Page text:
New law drops state tax on forgiven debt

   Distressed homeowners no longer have to pay California state income tax on debt forgiven in a short sale, foreclosure or loan modification, the California Association of Realtors® reports. 

   Senate Bill 401 generally aligns California’s tax treatment of mortgage debt relief income with federal law, according to the association. For debt forgiven on a loan secured by a “qualified principal residence,” borrowers are exempt from federal and state income tax consequences.  The federal exemption is for indebtedness up to $2 million; the new California exemption is for indebtedness up to $800,000 and forgiven debt up to $500,000.

   “Qualified principal residence” indebtedness is debt incurred in acquiring, constructing or substantially improving a principal residence. It includes first and second trust deeds. It also includes a refinance loan to the extent the funds were used to pay off a previous loan that would have qualified.

   The tax breaks apply to debts discharged from 2009 through 2012, the association reports. Californians who filed their 2009 tax returns may claim the exemption by filing a Form 540X amendment.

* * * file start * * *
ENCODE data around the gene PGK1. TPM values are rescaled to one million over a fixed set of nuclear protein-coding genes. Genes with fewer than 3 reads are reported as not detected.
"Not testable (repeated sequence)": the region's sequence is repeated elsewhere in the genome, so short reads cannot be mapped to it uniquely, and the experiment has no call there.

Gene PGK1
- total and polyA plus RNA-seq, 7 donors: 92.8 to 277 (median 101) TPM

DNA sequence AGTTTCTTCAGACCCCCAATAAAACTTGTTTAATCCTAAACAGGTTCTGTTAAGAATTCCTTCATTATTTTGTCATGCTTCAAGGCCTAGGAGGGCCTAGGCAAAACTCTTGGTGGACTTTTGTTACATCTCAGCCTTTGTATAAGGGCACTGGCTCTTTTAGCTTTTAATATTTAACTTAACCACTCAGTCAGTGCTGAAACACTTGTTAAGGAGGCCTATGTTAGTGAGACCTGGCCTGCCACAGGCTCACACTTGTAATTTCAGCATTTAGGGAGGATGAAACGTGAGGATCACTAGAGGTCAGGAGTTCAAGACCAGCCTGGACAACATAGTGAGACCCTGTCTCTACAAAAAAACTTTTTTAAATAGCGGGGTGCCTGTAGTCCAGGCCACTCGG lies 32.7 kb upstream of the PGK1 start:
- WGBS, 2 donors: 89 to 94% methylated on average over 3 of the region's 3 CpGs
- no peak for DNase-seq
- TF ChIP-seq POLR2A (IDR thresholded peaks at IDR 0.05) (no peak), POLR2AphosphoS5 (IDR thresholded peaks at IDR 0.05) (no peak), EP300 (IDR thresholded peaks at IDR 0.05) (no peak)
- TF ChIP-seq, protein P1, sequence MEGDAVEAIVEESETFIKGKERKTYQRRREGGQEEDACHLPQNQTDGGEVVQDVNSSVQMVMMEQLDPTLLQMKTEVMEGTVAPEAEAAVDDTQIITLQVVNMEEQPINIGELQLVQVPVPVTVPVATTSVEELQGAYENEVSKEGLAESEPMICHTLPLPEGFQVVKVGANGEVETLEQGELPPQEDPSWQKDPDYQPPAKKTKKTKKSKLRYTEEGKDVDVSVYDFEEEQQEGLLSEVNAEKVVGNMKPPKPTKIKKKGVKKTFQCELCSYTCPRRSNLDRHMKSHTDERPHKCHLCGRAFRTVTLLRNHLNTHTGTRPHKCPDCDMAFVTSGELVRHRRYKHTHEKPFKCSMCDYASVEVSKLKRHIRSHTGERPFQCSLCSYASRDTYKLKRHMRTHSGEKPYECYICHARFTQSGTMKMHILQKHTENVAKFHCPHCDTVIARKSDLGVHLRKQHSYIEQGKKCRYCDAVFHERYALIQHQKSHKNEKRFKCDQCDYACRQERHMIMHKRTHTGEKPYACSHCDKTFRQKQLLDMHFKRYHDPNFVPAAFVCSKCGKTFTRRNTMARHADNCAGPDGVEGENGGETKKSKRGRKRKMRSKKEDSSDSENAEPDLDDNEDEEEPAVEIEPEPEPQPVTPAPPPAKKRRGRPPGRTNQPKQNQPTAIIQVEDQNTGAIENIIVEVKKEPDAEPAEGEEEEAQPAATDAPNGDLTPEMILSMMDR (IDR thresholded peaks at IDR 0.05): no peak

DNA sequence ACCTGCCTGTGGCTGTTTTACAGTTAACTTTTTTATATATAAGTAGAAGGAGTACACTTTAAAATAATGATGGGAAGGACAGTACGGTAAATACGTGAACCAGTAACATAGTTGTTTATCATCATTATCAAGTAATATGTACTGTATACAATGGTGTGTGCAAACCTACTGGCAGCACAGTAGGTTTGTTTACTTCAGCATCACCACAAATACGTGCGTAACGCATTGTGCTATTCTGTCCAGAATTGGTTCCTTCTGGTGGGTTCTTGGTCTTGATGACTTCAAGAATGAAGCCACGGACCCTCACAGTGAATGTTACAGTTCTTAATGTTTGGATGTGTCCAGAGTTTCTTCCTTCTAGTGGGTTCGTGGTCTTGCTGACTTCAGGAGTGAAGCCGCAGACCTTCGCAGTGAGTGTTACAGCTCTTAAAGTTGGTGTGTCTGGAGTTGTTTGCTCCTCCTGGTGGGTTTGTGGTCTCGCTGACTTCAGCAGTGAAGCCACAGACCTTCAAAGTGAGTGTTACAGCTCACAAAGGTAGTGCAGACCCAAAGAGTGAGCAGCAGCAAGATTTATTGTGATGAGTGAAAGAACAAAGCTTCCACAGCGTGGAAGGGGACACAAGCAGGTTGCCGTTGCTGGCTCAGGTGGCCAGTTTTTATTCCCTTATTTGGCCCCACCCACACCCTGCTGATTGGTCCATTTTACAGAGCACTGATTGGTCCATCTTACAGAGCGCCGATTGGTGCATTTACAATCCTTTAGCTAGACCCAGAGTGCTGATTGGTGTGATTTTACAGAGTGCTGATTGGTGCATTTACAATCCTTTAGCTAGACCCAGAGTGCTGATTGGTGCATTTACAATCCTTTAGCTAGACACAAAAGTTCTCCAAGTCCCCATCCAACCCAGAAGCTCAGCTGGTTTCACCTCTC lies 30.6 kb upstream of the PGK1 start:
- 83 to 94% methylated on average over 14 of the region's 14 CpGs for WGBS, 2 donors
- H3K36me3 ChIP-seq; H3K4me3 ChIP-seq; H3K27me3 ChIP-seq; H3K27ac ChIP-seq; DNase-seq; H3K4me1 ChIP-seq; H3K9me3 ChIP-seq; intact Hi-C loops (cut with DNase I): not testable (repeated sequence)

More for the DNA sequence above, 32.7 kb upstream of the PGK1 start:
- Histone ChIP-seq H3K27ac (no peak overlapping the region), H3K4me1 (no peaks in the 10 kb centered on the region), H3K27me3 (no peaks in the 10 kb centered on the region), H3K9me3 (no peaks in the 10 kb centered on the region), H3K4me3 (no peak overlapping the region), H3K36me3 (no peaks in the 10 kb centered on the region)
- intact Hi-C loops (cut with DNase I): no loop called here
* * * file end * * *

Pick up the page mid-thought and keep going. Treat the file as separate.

Taxpayers who have a second home or rental property and do not qualify for the exemptions may be exempt under other provisions. For example, taxpayers who are bankrupt are exempt from debt relief income tax, and those who are insolvent are exempt from debt relief income tax to the extent their current liabilities exceed current assets.

   For more information about mortgage forgiveness tax consequences, go to California Franchise Tax Board’s Mortgage Forgiveness Debt Relief Extended webpage and the Internal Revenue Service’s Mortgage Forgiveness Debt Relief Act and Debt Cancellation webpage. 

  The full text of Senate Bill 401 is available at www.leginfo.ca.gov.

   
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